Japanese firms, buoyed by government stimulus and growing profits, will usher in their biggest annual capital spending increase since the 2008 global financial crisis, a survey showed Monday.
The leading Nikkei business daily said investments in plants, equipment and other capital spending by nearly 1,400 surveyed firms would total 25.9 trillion yen for the current fiscal year to March—up 13.1% from a year earlier.
The percentage rise would be the biggest annual gain after a 13.7% jump in fiscal 2005 and the best showing since the 2008 collapse of Lehman Brothers triggered a worldwide financial meltdown, the Nikkei said.
Spending on overseas plants and other investments by a subset of the polled group—about 840 firms—were on track to surge 33% to 4.2 trillion yen, it said.
The survey is a plus for Prime Minister Shinzo Abe’s bid to stoke the world’s third-largest economy with a policy blitz dubbed Abenomics.
Since Abe took office late last year, the yen has declined by about one-quarter on the dollar, boosting Japanese exporters and the Nikkei stock index, as the Bank of Japan (BOJ) launched an unprecedented monetary easing plan.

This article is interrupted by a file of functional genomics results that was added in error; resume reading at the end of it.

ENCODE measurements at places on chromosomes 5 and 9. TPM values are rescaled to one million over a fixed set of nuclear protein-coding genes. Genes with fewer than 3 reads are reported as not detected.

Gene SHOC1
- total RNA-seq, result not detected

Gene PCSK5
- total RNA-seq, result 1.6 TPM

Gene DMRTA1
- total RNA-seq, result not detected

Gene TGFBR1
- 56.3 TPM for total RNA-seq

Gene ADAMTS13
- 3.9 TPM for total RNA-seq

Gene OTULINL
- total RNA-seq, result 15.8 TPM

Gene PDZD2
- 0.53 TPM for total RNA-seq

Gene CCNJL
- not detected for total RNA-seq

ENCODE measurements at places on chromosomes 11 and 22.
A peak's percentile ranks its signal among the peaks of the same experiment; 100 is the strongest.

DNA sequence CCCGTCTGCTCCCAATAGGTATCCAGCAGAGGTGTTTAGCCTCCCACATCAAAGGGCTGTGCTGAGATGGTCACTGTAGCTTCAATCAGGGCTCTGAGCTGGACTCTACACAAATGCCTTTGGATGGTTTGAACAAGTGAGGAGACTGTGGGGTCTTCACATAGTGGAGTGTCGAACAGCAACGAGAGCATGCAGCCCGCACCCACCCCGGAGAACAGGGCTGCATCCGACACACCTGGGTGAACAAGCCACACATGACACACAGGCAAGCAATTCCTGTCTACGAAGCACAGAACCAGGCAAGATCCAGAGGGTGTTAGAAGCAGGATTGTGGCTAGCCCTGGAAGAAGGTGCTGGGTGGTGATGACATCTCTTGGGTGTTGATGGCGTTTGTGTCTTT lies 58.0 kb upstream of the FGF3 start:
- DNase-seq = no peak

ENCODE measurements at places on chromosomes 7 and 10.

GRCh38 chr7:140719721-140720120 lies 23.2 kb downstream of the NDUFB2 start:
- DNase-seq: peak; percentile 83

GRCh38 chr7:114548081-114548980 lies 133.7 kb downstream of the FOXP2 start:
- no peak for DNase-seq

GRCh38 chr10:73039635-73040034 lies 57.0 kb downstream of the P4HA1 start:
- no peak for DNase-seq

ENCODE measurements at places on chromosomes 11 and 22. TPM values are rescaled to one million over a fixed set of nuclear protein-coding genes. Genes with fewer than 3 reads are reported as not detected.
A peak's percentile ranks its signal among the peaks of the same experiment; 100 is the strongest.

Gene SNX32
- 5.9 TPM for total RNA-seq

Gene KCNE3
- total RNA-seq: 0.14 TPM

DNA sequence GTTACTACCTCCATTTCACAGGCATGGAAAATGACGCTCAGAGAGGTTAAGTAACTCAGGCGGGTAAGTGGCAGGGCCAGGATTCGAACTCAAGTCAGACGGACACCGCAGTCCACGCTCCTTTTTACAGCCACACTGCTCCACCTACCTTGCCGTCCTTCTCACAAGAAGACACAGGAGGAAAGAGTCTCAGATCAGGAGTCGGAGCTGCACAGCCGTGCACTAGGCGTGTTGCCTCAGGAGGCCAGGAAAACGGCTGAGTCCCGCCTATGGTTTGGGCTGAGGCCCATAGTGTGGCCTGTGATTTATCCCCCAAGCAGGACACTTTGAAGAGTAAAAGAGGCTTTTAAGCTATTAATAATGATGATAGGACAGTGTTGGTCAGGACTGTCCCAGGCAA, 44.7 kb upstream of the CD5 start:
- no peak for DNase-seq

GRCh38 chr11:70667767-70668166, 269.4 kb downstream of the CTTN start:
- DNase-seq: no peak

Abe has been calling on cash-rich firms to boost wages to stoke spending and growth. BOJ Governor Haruhiko Kuroda repeated Abe’s salary-hike call in a speech Monday.
“I am hoping that increases in basic salaries… will be carried out as corporate earnings grow,” he told business executives.
Separate finance ministry figures on Monday showed capital spending by Japanese corporations rose 1.5% on-year in the three months to September, but that growth was slower than in the previous three quarters.
The data may negatively affect Japan’s annualised GDP growth rate of 1.9% in the quarter when revised figures are published later this month, Dow Jones Newswires reported.